When the 41st annual World Series of Poker kicked off last week nobody had any idea of what was to be expected from the first major event. The WSOP decided to change its $50,000 H.O.R.S.E event to turn it into an eight-game mixed tournament by adding the big bet games like no-limit hold'em and pot-limit Omaha. ESPN also made a triumphant return for the event with plans to make the final table viewer-friendly no-limit hold'em instead of the difficult-to-follow mixed-games. Now that the final card has hit the felt and Michael "The Grinder" Mizrachi has won his first bracelet, what can we take away from this entire event?
Worth the Wait
Michael Mizrachi may disagree, but it seems like all the close calls and heartaches he has had in previous WSOPs make this the perfect first bracelet to win in this one. Grinding it out in a super-slow structured five-day event against the top poker players in the world cements Michael Mizrachi as one of the great poker players of our generation.
This win is a huge breakthrough for Mizrachi who has flown completely under the radar for the past two years or so, with the exception of his recent IRS troubles, which were in the news about a month ago. I honestly can see this win as giving Mizrachi the confidence he needs to have a huge WSOP and make a push for WSOP Player of the Year and maybe even another big final table in the 25K six-max, or the main event.
When we look back at this final table, I think everyone will agree that the big story was both Michael and his brother Robert making the final table. The two, as I noted on Tuesday, stayed out of each other's way for most of the final table, only colliding a couple of times. When mama Mizrachi saw the boys playing in hands against each other she was shocked, and at one point yelled out, "What are you doing?" jokingly.
When Michael eliminated Robert in fifth place, it became clear, to me at least, that this was Michael's title. Obviously I'm sure the two would have liked to have gotten heads up with one another, but when that didn't happen, you can bet Michael felt it was his responsibility to win this title for the family. Robbie, on the other hand, I am sure, was bitterly disappointed in not winning his second WSOP bracelet, but surely realized that if anyone was going to get his chips, it may as well be his kid brother. If you asked today what the two of them think about the result, I'd think its safe to say this was one of the best possible scenarios.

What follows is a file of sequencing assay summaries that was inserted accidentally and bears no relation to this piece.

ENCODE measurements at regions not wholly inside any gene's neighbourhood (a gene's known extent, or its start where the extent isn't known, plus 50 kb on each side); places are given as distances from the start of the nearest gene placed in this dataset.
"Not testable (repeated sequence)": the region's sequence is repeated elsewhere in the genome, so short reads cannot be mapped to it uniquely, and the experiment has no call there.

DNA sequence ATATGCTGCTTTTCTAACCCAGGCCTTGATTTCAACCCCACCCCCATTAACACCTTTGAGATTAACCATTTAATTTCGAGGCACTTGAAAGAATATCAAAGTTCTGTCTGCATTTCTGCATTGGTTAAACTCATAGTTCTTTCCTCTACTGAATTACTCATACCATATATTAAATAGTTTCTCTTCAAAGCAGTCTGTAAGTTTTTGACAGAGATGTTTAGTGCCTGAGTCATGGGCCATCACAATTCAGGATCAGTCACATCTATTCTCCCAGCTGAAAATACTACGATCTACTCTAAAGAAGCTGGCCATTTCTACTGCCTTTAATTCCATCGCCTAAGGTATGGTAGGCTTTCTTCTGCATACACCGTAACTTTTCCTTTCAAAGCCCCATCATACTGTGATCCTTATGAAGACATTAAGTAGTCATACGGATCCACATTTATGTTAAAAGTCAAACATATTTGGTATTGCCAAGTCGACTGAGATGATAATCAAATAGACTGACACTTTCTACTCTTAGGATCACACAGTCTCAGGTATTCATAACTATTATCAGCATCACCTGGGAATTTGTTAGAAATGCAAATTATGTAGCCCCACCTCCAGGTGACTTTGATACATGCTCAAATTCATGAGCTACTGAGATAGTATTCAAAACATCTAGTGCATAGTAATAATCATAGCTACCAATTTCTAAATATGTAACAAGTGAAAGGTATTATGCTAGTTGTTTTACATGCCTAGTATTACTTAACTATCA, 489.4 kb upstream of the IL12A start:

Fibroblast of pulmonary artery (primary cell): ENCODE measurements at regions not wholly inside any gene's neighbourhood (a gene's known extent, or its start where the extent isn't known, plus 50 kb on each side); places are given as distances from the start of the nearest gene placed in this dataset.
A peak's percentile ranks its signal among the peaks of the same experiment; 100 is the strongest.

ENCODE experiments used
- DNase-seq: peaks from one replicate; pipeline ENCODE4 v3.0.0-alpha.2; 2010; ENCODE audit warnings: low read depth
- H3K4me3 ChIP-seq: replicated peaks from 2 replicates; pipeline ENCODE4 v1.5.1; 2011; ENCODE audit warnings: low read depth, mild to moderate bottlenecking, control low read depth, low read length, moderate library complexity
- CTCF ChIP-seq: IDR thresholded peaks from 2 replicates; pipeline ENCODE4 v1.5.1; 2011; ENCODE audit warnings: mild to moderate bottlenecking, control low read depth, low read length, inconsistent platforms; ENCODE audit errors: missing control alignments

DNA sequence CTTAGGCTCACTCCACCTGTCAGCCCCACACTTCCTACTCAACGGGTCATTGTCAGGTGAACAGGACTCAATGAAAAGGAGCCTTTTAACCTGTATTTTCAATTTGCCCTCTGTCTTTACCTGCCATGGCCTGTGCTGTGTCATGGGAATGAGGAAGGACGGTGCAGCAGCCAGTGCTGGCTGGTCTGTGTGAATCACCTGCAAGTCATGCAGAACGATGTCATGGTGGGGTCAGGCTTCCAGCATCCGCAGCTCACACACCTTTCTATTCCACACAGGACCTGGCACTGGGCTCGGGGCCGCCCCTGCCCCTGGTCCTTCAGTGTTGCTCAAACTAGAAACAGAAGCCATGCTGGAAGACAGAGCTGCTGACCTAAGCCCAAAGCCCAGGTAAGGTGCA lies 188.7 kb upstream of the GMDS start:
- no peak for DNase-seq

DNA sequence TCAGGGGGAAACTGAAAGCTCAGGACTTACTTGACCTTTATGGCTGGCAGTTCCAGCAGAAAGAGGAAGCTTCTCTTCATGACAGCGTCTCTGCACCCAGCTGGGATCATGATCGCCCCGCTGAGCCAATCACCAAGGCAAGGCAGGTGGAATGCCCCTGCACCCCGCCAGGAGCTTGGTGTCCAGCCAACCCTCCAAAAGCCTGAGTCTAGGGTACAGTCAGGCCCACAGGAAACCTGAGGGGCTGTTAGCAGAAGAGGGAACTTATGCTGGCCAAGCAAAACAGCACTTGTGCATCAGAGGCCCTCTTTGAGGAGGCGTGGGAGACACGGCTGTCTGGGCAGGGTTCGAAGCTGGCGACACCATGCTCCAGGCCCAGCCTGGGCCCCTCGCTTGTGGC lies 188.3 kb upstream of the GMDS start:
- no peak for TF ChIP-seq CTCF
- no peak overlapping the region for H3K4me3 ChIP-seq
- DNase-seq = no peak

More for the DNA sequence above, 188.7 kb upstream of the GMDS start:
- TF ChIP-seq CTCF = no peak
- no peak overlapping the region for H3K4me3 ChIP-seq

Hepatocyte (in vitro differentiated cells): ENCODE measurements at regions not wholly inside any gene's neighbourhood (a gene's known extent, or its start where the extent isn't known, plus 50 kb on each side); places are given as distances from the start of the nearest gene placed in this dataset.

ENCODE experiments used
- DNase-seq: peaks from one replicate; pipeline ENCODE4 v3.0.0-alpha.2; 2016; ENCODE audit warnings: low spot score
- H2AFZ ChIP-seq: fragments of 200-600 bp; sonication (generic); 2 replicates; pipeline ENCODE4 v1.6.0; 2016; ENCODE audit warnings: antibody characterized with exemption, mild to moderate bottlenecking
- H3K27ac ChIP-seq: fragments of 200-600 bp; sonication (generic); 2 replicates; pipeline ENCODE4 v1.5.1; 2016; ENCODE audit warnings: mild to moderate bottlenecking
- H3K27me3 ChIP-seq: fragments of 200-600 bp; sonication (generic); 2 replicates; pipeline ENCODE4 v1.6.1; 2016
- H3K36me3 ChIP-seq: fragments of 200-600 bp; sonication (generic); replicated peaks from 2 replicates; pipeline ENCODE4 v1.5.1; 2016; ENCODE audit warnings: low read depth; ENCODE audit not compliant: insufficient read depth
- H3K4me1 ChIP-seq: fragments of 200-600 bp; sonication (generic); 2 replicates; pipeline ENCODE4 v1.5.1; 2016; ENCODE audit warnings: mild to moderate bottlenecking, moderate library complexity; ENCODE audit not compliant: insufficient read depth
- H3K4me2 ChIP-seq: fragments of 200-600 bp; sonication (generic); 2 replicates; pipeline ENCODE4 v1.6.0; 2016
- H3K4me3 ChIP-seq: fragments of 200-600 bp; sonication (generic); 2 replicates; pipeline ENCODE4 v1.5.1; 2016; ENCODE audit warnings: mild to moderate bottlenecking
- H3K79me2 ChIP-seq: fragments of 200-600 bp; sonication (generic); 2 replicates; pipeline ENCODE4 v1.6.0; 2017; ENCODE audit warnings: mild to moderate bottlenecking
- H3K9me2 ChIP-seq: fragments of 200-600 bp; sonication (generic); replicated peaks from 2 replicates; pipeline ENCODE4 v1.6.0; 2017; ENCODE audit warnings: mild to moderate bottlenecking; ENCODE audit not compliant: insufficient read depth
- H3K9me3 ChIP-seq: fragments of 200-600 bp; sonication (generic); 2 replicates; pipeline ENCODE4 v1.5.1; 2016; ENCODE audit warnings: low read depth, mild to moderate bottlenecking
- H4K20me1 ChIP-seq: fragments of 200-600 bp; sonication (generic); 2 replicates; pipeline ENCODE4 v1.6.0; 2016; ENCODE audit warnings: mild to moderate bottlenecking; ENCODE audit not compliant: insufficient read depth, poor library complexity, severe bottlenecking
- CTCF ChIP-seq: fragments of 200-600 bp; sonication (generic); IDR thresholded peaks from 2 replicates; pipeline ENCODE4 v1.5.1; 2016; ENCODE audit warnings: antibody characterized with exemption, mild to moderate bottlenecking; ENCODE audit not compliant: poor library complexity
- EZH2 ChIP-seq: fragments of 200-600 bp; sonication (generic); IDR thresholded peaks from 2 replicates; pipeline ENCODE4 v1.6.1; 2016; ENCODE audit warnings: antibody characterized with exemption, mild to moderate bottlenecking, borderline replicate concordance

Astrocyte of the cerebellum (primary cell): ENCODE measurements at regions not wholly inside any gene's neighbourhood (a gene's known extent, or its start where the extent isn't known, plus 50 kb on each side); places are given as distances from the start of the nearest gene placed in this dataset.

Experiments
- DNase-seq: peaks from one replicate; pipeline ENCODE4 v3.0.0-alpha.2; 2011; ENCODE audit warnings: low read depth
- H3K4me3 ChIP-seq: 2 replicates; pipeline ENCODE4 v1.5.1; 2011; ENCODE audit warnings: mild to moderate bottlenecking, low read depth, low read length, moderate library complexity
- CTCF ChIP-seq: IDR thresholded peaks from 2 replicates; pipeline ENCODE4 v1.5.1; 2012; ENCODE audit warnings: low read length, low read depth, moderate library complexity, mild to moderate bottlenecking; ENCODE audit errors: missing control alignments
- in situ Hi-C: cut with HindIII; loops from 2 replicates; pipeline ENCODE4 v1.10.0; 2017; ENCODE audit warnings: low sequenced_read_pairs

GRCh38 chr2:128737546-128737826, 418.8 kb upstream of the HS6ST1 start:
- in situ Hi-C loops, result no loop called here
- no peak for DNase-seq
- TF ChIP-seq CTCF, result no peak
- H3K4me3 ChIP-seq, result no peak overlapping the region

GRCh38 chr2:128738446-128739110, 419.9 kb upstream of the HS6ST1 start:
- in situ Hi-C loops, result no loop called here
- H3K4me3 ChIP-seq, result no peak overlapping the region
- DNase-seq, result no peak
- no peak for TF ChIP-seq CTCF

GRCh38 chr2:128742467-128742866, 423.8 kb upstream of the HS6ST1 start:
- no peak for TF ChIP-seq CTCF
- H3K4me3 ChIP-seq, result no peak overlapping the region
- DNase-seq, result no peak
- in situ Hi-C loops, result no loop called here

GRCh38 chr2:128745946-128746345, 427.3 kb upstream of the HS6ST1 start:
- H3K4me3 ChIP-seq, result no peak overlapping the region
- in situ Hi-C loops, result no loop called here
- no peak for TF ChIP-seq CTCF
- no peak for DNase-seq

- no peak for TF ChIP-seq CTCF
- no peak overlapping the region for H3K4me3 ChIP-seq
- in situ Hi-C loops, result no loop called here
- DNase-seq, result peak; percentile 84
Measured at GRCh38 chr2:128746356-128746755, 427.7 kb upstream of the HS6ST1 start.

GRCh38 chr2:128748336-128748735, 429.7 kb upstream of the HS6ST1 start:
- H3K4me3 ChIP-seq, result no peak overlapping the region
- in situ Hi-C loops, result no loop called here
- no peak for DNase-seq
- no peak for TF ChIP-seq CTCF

The No-Limit Factor
Much has been said about these mixed-game events transitioning to no-limit hold'em for the final tables. Some love it; others hate it. This year, with no-limit hold'em at least being in the group of mixed games played throughout the event, I, for one, did not mind the no-limit switch. I do think the switch benefited Michael Mizrachi more than almost anybody, because he has had his greatest success in no-limit tournaments and has a great closing rate when he makes no-limit hold'em final tables. When play got three-handed his no-limit final table experience showed, as he was able to come back from being the shortest stack by turning up the heat at all the right moments, three-betting and four-betting his opponents at will.
David Oppenheim and Vladimir Schmelev, on the other hand, are both primarily cash-game players and make these mixed games their bread and butter. Their experiences in many previous games helped them both get to the final table, but the switch to all no-limit hold'em at the final table would ultimately be the cause for their failure this time.
No, I'm not talking about Michael Mizrachi here, I'm talking about ESPN. After not covering the $50,000 buy-in H.O.R.S.E. last year ESPN, came back to cover this event this year because the WSOP agreed to move the final table to no-limit hold'em. I think this ends up being a great move for ESPN, the fans, and poker in general. The $50,000 Players Championship is one of the biggest events of the entire year and not being able to watch the final table on television would have been a huge disappointment.
Just having the ESPN cameras rolling and the lights beating down on the table added much to the atmosphere at the Rio. Everybody on hand was in the moment and soaking it all up. There was a buzz and excitement surrounding this final table, which was missing from last years $50,000 tournament, and that renewed energy will certainly show on the broadcast for viewers. It is rare these days, with tournament fields being so big, to have such star-studded final tables with so much money and glory on the line, so I'm glad ESPN grabbed the opportunity to document it properly. It's a big win for poker fans around the world.
0 to 60 in Five Days
We've waited months for the 41st annual World Series of Poker to begin, and when it did, we certainly did not need to wait long for it to hit its full stride. Placing the $50,000 Players Championship in the first week is a great way to get out of the gate and give poker fans the type of high-stakes action and WSOP glory they've been craving.
Because so many of the smaller $1,000 buy-in, and $1,500 buy-in events are crowded with players that no one has heard of, starting the WSOP with these events is almost a giant tease. The $50k got us all on the edge of our seats, with big names, big money and big suck-outs the perfect recipe to get everyone from players, to fans, to the media in full WSOP mode.
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